Avoid common data scams with increased security features, protocols and training.
The IRS and the FBI report that there has been a 60% uptick in email phishing scams aimed at employers this tax season. Specifically payroll systems are a particularly attractive target for thieves trying to steal money or tax data. Official looking emails arrive in inboxes with links to malware
These email scams typically have links meant to have three general types:
1) Emails spoofing a company executive send to HR or Payroll personnel during year end and/or tax season
2) Email sent to Employees or to the company appearing to be official IRS correspondence
3) Emails sent to Employee appearing to be from payroll vendors.
A recent alert from The FBI Internet Crime Complaint Center (IC3) recently noted the new email scam, with emails appearing to be from payroll vendors. The FBI recommends that employers advise their employees to be on the lookout for e-mails requesting the employees update or confirm their payroll system login information and password using a link to what looks like the payroll system's website.
The link is actually to a spoofed site run by scammers. When the employee adds their information to the site, the thieves use the employees' login information and passwords to divert the employee's paycheck to a different bank account. This email scam is different because the the email looks legitimate and does not contain the grammatical errors commonly seen in some of the other phishing email scams.
Ways to protect employee and payroll data
Data security is a high priority for most businesses. No company is immune as seen by the increase of high profile data breaches that have occurred in recent years. But protecting business data is complicated. Putting in security protocols and anti virus and malware detection is important. But equally or not more important is to communicate and train employees about scams and general email security. The IRS notes, "The most common way for cybercriminals to steal money, bank account information, passwords, credit card or Social Security numbers is to simply ask for them." So it is critical that employee training and communication be a core piece of your security protocols.
Some best practices to avoid phishing email breaches include:
- Assign a company representative to routinely monitor the IRS and FBI websites for scams
- Make a policy to communicate regularly with employees
- Encourage employees to scrutinize email communications
- Avoid clicking hyperlinks and attachments
- Watch for emails that have grammatical mistakes
- Ask employees to escalate potential risky messages to a centralized person or department.
- Implement security software to protect against malware and viruses found in phishing emails.
OnePoint Login Security Features:
Since many email phishing scams target employee login and password data, having login security features built into your HCM platform adds an extra layer of protection to against unauthorized access to employee and payroll data. OnePoint offers a high standard of security measures login protocols for clients to safeguard their workforce data including:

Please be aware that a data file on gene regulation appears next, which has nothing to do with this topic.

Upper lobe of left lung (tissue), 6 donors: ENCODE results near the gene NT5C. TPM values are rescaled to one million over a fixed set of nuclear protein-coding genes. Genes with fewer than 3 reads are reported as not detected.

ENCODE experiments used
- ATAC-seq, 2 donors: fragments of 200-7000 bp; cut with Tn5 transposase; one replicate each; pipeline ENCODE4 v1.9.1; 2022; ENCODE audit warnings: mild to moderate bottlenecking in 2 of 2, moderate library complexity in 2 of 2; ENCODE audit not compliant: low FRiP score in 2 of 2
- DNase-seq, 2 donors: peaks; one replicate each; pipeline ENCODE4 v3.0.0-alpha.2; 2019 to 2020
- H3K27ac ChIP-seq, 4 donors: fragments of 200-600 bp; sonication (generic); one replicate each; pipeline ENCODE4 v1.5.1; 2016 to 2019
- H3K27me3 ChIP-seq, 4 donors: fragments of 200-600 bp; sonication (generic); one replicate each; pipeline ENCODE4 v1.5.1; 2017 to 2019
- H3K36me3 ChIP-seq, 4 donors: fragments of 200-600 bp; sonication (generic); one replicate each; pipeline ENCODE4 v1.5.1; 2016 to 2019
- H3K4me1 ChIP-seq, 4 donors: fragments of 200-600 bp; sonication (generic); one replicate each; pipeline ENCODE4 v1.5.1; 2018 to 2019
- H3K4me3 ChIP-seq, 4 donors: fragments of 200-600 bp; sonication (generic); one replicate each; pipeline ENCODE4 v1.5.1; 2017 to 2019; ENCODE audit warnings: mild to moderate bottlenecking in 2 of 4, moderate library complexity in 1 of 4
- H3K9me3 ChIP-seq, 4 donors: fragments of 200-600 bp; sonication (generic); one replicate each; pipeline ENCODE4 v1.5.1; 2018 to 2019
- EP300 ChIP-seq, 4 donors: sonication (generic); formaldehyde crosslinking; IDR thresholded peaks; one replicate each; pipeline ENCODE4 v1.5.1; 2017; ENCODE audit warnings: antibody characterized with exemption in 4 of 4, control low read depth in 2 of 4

Strong Password Requirement
Experts recommend the use of a passphrase, instead of a password, using a mix of letters, numbers and special characters. OnePoint requires user passwords to be a minimum of 8 Alphanumeric characters, with at least one uppercase letter, at least one number, at least one special character.
Multi-factor authentication or 2 Factor Authentication (2FA)
This security feature pairs the user login and password with a trusted secondary device that is linked to the account, usually a mobile device. This login level security feature means that even if a user login and password is stolen, the thieves do not have the mobile device connected to the account to complete the login process.
The system login is paired with a code that is texted to a secondary device or system like text message or email.
This 2 factor authentication app can be downloaded to a mobile device then linked to the user account. After logging into OnePoint the user is prompted to enter a code provided through the google authenticator app.
Biometric (Face/Fingerprint) Login
Biometric technology has become the standard for verifying an employee’s identity in the workplace. The rise of mobile enabled platforms provide new opportunities to leverage device security with login to other systems. The OnePoint platform allows for both fingerprint recognition and facial recognition for user logging from a mobile device. This biometric authentication pairs the login and password with the biometric security on a trusted mobile device.
Industry-standard password hashing algorithms
The database does not store secure passwords in clear text.
IP address restriction capabilities
IP addresses of trusted devices can be stored. If a login is attempted from a IP address of an unknown device, an authentication process is triggered.
Multi-faceted security profiles
Using role-based functional and data access rights for supervisors and employees limits access that any one individual has to others or groups of employee users.
Contact OnePoint or your service representative to learn more about our security features and enable one of our multi-factor security protocols for added data protection.